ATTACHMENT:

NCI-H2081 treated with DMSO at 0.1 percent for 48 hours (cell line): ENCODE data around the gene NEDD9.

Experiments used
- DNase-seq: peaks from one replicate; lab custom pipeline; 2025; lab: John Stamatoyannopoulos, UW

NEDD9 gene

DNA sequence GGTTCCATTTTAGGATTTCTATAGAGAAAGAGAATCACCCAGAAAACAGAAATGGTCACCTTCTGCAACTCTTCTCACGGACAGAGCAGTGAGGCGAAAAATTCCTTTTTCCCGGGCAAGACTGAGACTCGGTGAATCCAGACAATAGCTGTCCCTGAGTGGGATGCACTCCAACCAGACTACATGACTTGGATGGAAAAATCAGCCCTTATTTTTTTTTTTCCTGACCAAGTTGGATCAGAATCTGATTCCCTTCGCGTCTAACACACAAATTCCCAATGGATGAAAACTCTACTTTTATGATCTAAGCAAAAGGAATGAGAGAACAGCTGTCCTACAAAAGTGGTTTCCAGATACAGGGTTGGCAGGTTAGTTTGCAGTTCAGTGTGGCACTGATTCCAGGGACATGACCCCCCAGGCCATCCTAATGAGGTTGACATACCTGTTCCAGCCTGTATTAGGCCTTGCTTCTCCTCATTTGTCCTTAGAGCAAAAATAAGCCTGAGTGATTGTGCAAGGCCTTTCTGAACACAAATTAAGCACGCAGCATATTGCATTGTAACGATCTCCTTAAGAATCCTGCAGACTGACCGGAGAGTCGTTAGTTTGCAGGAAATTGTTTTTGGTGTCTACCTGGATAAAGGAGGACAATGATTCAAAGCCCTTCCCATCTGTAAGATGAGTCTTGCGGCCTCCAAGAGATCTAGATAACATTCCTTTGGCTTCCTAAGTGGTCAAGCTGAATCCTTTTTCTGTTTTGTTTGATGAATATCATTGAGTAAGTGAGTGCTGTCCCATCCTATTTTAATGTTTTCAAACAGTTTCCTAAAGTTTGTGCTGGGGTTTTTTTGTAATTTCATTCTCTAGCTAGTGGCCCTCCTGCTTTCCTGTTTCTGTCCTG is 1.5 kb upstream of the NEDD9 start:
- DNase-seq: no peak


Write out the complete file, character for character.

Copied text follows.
NCI-H2081 treated with DMSO at 0.1 percent for 48 hours (cell line): ENCODE data around the gene NEDD9.

Experiments used
- DNase-seq: peaks from one replicate; lab custom pipeline; 2025; lab: John Stamatoyannopoulos, UW

NEDD9 gene

DNA sequence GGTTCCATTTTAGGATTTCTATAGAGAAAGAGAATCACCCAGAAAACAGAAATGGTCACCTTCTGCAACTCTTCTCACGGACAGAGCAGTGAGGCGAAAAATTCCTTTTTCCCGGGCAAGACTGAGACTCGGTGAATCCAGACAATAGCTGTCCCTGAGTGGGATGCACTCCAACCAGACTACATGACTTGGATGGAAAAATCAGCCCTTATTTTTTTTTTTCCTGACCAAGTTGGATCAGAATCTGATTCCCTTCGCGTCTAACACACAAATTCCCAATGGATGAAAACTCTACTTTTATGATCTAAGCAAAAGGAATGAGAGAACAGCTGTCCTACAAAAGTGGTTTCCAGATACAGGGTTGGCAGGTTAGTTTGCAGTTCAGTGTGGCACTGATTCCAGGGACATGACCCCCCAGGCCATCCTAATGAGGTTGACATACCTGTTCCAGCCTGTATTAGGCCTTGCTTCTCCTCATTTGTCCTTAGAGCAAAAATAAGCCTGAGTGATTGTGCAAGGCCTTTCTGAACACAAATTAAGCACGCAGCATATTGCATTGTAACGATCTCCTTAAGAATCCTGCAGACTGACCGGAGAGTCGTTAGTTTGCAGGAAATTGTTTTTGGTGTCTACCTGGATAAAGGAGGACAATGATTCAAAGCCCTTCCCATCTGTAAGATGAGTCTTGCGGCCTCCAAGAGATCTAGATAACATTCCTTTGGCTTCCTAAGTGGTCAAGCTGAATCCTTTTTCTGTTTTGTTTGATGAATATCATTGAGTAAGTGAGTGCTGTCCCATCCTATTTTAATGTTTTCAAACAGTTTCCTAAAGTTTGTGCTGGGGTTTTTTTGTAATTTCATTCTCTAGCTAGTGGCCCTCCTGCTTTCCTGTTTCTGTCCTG is 1.5 kb upstream of the NEDD9 start:
- DNase-seq: no peak